What a whirlwind the past two months have been as I have started this new adventure in Sacramento! Although I haven’t been here long I’ve learned a thing or two. In fact, this past weekend I had the chance to reflect, with my community and the San Francisco community, on what I’ve experienced and learned so far. We got so excited that we actually began to put together a list of how you know you’re living the volunteer life right, and so without further ado here’s the seven ways:
- The simplest things entertain you for hours
- You get excited when expired food still tastes good
- You haven’t driven in so long, you’re worried you might have forgotten how to operate a vehicle
- You never say no to a free meal
- You find the coolest things at the Goodwill
- Coupons define what you do and where you eat
- You’ve hunted down every free event in your city
To some, this list might seem a bit off point from what you’d expect any of us to gain from this year, but I would say there are two reasons why this list absolutely encompasses the beauty of a volunteer year. First, it’s still October so this is only how far we’ve gotten in about two months, which isn’t too bad if you ask me! Secondly, these things on the surface appear menial, but have actually taught us, or at least me, something much deeper about community and simplicity.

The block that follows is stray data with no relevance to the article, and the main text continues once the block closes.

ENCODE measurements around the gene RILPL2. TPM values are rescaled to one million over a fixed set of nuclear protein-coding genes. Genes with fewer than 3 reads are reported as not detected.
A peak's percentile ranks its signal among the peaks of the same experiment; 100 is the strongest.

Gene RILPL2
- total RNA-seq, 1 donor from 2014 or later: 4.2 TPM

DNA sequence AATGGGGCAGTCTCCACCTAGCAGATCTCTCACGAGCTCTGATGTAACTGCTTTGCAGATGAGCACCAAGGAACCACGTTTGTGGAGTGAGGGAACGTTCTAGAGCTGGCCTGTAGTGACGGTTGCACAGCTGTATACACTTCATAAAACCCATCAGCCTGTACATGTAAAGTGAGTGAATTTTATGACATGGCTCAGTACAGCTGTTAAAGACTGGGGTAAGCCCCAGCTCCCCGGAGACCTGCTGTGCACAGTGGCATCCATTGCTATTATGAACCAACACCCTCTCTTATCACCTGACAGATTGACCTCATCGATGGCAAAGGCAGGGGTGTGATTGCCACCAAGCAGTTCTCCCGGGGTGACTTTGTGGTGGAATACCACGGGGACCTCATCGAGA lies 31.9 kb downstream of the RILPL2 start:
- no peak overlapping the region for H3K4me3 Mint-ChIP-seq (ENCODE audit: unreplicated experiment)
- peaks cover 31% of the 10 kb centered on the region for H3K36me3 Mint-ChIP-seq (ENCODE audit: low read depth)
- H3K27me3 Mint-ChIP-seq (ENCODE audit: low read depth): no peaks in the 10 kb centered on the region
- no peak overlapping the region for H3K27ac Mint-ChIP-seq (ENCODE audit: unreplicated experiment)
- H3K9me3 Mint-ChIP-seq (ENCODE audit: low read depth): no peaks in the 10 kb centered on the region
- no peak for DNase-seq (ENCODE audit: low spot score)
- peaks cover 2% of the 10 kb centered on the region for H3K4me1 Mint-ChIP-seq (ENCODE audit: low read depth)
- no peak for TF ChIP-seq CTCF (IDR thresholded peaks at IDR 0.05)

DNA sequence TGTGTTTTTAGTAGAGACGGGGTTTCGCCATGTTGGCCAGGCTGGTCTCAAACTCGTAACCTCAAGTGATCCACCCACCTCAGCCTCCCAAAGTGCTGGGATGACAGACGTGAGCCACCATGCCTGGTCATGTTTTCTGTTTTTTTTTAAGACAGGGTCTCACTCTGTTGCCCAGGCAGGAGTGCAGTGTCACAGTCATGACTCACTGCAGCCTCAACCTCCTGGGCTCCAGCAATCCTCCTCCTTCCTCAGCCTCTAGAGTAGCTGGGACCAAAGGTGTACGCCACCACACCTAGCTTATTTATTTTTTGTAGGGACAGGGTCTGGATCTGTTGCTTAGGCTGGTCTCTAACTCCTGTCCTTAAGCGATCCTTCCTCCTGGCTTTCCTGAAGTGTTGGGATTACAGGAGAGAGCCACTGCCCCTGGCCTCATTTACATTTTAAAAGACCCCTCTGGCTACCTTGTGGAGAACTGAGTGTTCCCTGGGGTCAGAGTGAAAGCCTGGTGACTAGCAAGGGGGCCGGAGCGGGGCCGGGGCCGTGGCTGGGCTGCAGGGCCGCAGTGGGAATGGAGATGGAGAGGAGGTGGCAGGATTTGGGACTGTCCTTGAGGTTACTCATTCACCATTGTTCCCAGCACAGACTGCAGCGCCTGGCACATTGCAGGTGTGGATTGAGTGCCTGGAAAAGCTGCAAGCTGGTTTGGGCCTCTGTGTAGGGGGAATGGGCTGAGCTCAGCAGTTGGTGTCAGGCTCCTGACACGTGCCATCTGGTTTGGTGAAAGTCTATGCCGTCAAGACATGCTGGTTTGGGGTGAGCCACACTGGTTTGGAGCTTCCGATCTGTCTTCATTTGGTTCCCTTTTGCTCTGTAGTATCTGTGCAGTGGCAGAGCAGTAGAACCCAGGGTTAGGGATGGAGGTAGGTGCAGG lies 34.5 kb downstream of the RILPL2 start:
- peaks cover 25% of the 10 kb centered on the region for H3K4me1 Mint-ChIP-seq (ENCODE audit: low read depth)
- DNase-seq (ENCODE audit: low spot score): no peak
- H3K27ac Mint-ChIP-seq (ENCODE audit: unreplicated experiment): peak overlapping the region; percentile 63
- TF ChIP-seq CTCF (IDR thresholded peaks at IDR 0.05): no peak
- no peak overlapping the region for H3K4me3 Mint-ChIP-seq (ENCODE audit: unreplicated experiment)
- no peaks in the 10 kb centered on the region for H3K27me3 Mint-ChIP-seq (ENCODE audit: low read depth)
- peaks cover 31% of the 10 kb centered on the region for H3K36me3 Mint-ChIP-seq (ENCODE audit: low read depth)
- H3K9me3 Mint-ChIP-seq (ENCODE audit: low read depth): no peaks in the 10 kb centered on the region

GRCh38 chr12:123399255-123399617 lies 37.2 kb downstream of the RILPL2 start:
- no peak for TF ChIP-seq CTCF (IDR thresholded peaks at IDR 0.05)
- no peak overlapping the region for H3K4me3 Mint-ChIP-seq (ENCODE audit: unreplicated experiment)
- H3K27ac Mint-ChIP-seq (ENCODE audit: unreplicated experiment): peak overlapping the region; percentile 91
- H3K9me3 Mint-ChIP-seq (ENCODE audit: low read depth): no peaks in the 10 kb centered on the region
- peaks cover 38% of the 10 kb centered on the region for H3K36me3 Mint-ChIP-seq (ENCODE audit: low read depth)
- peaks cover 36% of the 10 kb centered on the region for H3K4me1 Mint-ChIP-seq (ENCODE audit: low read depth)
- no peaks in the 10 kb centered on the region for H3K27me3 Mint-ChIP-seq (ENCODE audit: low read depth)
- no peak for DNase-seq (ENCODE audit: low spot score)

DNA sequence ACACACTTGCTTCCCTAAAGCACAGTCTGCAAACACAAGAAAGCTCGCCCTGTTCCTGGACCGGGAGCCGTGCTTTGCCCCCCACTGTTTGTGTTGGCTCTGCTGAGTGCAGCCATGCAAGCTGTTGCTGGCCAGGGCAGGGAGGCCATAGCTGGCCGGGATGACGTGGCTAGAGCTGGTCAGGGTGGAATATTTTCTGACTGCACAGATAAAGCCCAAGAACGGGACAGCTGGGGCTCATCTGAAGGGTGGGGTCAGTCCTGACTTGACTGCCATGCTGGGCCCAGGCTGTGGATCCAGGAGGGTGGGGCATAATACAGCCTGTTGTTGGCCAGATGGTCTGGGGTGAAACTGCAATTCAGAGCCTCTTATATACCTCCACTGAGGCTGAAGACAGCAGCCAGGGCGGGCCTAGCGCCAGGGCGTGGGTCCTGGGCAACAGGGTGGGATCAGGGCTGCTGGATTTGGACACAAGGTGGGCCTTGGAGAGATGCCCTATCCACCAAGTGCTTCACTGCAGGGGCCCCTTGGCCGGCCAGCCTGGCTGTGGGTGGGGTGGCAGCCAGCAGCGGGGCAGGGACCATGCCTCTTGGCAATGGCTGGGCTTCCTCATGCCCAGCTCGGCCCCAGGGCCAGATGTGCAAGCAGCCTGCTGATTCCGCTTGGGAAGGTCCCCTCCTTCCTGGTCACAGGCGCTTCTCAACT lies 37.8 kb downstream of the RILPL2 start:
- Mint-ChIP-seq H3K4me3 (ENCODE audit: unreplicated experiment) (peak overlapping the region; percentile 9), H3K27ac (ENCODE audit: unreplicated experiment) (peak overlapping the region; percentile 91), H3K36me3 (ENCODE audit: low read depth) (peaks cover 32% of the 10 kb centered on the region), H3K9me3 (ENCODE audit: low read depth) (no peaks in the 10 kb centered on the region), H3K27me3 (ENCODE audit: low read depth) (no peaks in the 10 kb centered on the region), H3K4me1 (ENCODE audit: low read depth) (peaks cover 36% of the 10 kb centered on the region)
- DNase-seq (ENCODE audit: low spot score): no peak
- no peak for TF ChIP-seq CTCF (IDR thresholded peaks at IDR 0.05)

While I haven’t driven since August, and I’m sure the next time I get behind the wheel it might be a bit awkward, I’ve had the chance to learn a whole new city on bike or on foot. This provides me the chance to stop and have a conversation with someone new, check out a local business, and have a better understanding of how “the grid” works. Although I mostly attend free or discounted events, it’s been an opportunity to break out on my own or with my community and try out a new restaurant, see a local play, or learn a little history of Sacramento and the people who call this beautiful city home. As for never saying no to a free meal this has undoubtedly brought me closer to a variety of people. Be it the residents that live at my work site, Quinn Cottages, the local activists who support ending homelessness, or the Jesuit Volunteers who live just across town, breaking bread together means having time to deepen budding relationships and is a reminder of our interconnectedness as a community. In essence these little acts have helped me cultivate a love for the city and the people who live in it that otherwise might go unnoticed. That’s what this year is about, slowing down and being exactly where your feet are and engaging the people you meet along the way.
Amy Fox: Quinn Cottages, Sacramento, CA